The problem of robotic task definition and execution was pioneered by Mason, who defined setpoint constraints where the position, velocity, and/or forces are expressed in one particular task frame for a 6-DOF robot. Later extensions generalized this approach to constraints in 1) multiple frames; 2) redundant robots; 3) other sensor spaces such as cameras; and 4) trajectory tracking. Our work extends tasks definition to 1) expressions of constraints, with a focus on expressions between geometric entities (distances and angles), in place of explicit set-point constraints; 2) a systematic composition of constraints; 3) runtime monitoring of all constraints (that allows for runtime sequencing of constraint sets via, for example, a Finite State Machine); and 4) formal task descriptions, that can be used by symbolic reasoners to plan and analyse tasks. This means that tasks are seen as ordered groups of constraints to be achieved by the robot's motion controller, possibly with different set of geometric expressions to measure outputs, which are not controlled, but are relevant to assess the task evolution. Those monitored expressions may result in events that trigger switching to another ordered group of constraints to execute and monitor. For these task specifications, formal language definitions are introduced in the JSON-schema modeling language.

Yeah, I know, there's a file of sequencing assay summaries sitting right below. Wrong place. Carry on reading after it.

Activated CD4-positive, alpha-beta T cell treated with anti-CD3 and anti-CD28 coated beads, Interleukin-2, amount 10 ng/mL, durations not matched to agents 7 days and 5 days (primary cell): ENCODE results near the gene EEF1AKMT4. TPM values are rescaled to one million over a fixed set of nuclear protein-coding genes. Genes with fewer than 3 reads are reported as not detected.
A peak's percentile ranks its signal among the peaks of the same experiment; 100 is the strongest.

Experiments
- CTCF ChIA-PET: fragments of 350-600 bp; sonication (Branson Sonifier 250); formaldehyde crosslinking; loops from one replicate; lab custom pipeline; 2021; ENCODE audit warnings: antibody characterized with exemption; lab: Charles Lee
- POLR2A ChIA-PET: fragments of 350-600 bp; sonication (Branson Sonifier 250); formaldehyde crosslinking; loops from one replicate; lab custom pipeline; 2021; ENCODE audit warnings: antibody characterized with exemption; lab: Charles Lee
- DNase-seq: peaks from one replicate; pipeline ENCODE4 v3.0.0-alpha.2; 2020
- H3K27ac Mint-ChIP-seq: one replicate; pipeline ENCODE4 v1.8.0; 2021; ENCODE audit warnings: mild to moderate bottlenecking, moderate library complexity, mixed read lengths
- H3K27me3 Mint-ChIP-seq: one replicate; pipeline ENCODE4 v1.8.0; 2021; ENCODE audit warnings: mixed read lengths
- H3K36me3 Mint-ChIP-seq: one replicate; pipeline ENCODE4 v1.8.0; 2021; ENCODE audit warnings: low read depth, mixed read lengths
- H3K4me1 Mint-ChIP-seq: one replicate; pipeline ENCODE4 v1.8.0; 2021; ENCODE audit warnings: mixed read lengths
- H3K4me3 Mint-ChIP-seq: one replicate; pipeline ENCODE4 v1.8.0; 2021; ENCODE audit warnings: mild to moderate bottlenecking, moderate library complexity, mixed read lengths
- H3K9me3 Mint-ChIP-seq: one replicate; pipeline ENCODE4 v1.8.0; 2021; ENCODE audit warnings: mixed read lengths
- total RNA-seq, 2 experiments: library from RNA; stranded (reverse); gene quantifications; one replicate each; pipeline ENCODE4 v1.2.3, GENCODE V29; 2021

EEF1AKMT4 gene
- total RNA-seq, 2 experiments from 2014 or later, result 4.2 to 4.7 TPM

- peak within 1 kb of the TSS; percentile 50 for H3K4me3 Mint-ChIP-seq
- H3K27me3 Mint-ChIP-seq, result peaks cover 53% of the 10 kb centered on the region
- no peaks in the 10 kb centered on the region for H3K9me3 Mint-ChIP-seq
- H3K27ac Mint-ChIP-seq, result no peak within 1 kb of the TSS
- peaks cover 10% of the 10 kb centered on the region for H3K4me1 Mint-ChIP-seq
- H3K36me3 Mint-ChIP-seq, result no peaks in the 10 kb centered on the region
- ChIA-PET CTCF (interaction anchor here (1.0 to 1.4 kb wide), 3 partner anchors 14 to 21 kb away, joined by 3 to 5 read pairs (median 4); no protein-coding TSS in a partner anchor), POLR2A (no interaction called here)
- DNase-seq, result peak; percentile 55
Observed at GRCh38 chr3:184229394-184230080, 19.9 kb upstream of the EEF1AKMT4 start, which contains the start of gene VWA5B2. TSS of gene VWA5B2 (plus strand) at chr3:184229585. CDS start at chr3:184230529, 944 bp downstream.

- Behaviour-Based Systems
- Middleware and Programming Environments
- Motion and Path Planning